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This Great State!

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Students will research and create state home pages (represented on paper) for one of the fifteen states for which quarters will have been released from 1999 through 2001 by the United States Mint.

Coin Type(s)

  • Quarter

Coin Program(s)

  • 50 State Quarters


Students will research and create state home pages (represented on paper) for one of the fifteen states for which quarters will have been released from 1999 through 2001 by the United States Mint.

Major Subject Area Connections

  • Social Studies

Minor/supporting Subject Area Connections

  • Art
  • Language Arts


  • Fourth grade
  • Fifth grade
  • Sixth grade

Class Time

Sessions: Three
Session Length: 45-60 minutes
Total Length: 121-150 minutes


  • Whole group
  • Individual work

Terms and Concepts

  • Website
  • Home Pag
  • Tourism
  • Industry
  • Government


  • This Great State! work page (page 12)
  • Website template work page (page 13)
  • Reference materials
  • Pencils
  • Rulers
  • Markers
  • Scissors
  • Glue
  • Sample state home page (on paper)


  • Make sample state home page about the students’ home state, using the blank website map provided.
  • Assign one state to each student.
  • Make several copies of the website template work page for each student.
  • Bookmark various states’ home pages, the United States Mint website home page (, and other websites for Internet research (optional).

Worksheets and Files

Lesson plan, worksheet(s), and rubric (if any) at

  1. Explain that students will research a state and create a home page for that state (represented on paper). They will use the “This Great State!” work page (page 12) website diagram to guide their research, or they can create their own website diagrams showing how one page would link to another.
  2. Display the sample website and invite students to identify features that inform them about the state and attract them to visit it. Ask them for ideas about what additional items could have been included.
  3. Distribute the “This Great State!” work page (page 12) and explain that they should research each topic area shown on the sheet and then select at least ten items from the page to write and illustrate on their state website plan.  You may wish to require students to share with you their ideas before starting written work.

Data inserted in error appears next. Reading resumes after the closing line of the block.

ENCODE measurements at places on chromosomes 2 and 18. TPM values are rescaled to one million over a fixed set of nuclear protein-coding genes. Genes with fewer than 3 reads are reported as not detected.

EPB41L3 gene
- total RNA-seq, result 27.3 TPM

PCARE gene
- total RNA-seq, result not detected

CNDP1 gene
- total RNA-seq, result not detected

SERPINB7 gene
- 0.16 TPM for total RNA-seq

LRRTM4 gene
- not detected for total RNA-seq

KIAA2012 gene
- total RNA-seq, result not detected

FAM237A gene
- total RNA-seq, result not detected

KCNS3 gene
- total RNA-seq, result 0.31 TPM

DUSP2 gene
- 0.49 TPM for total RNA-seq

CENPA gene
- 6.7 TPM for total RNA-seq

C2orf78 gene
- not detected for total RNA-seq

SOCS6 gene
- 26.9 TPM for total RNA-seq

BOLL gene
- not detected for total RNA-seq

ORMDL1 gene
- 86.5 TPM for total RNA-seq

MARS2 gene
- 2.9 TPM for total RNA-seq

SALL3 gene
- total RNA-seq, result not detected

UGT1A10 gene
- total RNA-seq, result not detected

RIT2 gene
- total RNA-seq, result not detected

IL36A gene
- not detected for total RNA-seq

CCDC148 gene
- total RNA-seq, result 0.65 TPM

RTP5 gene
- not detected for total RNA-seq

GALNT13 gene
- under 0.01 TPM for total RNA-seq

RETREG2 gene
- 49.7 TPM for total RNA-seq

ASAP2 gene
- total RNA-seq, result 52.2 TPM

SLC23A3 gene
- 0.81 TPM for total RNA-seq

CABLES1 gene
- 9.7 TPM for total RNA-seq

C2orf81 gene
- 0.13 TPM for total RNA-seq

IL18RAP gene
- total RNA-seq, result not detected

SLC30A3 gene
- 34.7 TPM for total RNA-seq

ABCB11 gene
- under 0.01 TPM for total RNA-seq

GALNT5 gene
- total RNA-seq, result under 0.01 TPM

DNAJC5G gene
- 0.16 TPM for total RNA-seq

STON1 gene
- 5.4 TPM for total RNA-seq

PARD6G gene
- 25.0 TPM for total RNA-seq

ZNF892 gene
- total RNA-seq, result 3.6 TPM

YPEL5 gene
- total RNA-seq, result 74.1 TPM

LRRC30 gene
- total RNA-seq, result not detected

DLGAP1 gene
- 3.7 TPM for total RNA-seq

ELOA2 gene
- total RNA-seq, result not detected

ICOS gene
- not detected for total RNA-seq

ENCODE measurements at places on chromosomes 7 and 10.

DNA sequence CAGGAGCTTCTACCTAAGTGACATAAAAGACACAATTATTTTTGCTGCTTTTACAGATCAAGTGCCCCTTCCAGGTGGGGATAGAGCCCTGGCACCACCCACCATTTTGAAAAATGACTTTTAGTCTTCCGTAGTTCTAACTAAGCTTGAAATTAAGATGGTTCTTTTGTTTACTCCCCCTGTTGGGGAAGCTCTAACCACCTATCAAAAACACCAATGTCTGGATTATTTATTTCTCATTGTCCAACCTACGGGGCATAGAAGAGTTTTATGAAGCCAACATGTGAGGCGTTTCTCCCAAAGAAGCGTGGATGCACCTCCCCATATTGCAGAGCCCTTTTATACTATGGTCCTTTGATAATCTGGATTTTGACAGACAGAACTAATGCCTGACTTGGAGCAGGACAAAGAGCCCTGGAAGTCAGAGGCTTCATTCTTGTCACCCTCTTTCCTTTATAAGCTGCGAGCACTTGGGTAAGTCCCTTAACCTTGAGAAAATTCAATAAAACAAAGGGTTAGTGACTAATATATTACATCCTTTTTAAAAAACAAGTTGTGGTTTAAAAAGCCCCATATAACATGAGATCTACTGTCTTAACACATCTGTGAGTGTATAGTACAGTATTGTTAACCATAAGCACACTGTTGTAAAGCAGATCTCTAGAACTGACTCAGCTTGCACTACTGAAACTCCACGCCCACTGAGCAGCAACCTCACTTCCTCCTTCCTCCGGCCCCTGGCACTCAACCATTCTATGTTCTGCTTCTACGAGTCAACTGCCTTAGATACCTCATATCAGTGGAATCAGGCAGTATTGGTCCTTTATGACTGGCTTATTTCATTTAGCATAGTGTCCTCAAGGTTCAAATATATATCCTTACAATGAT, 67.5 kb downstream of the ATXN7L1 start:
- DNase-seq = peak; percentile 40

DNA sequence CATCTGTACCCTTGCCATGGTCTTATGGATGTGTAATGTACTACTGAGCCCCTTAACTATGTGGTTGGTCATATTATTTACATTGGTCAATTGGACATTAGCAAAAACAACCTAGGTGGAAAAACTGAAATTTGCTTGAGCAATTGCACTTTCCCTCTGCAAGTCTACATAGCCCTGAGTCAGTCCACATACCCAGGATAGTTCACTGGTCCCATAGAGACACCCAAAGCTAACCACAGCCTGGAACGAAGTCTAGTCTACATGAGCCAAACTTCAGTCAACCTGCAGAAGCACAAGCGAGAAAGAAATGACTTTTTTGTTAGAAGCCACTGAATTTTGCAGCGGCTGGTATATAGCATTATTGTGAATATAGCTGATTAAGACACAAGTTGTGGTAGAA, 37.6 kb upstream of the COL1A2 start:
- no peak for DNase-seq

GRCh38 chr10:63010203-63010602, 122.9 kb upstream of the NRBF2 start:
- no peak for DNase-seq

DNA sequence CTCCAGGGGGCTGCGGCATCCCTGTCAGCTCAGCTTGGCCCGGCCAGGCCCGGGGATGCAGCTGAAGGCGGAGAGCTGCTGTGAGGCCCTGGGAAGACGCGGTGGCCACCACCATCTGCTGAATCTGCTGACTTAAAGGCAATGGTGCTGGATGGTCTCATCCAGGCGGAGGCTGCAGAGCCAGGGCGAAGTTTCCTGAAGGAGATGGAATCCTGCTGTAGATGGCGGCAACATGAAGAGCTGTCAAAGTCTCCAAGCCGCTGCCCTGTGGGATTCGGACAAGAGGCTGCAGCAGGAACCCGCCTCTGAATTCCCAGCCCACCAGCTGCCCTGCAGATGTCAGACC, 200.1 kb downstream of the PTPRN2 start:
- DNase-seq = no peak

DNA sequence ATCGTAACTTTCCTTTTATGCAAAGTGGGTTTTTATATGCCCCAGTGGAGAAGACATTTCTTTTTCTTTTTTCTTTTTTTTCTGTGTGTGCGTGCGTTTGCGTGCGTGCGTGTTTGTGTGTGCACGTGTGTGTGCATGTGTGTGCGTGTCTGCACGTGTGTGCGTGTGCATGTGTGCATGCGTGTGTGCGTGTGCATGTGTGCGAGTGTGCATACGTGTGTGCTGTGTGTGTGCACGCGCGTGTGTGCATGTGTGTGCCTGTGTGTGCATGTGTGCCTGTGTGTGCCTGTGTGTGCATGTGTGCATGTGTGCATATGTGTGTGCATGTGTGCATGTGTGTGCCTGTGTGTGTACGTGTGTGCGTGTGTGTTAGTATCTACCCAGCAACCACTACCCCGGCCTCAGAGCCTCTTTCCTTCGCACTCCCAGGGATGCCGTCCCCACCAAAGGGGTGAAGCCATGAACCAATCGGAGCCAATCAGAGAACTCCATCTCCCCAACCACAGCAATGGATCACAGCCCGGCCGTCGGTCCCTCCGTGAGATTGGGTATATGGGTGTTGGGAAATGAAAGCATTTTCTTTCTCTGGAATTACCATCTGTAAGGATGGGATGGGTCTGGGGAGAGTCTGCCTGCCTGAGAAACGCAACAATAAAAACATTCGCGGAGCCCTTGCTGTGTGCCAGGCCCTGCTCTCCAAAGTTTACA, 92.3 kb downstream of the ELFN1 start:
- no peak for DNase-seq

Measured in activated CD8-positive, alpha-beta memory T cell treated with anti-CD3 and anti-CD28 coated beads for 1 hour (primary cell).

4. Provide time guidelines (e.g., Day One—research, Day Two—website design, Day Three—finishing touches. You may also wish to allow students to complete websites at home.) As each student completes his research, hand out website template work pages and allow them to write, draw, cut, and paste elements to create web pages for each topic area.


  • Students give oral presentations about their assigned state, using their web pages as illustrations.
  • Students may write travel brochures to go along with their websites.
  • Students may use completed website maps to create travel websites on classroom or home computers.

Use the worksheets and class participation to assess whether the students have met the lesson objectives.

This lesson plan is not associated with any Common Core Standards.

Discipline: Social Studies
Domain: All Thematic Standards
Cluster: People, Places, and Environment
Grade(s): Grades K–12

Teachers should:

  • Enable learners to use, interpret, and distinguish various representations of Earth such as maps, globes, and photographs, and to use appropriate geographic tools
  • Encourage learners to construct, use, and refine maps and mental maps, calculate distance, scale, area, and density, and organize information about people, places, regions, and environments in a spatial context
  • Help learners to locate, distinguish, and describe the relationships among varying regional and global patterns of physical systems such as landforms, climate, and natural resources, and explain changes in the physical systems
  • Guide learners in exploring characteristics, distribution, and migration of human populations on Earth’s surface
  • Have learners describe how people create places that reflect culture, human needs, current values and ideals, and government policies
  • Provide opportunities for learners to examine, interpret, and analyze interactions of human beings and their physical environments, and to observe and analyze social and economic effects of environmental changes, both positive and negative
  • Challenge learners to consider, compare, and evaluate existing uses of resources and land in communities, regions, countries, and the world
  • Direct learners to explore ways in which Earth’s physical features have changed over time, and describe and assess ways historical events have influenced and been influenced by physical and human geographic features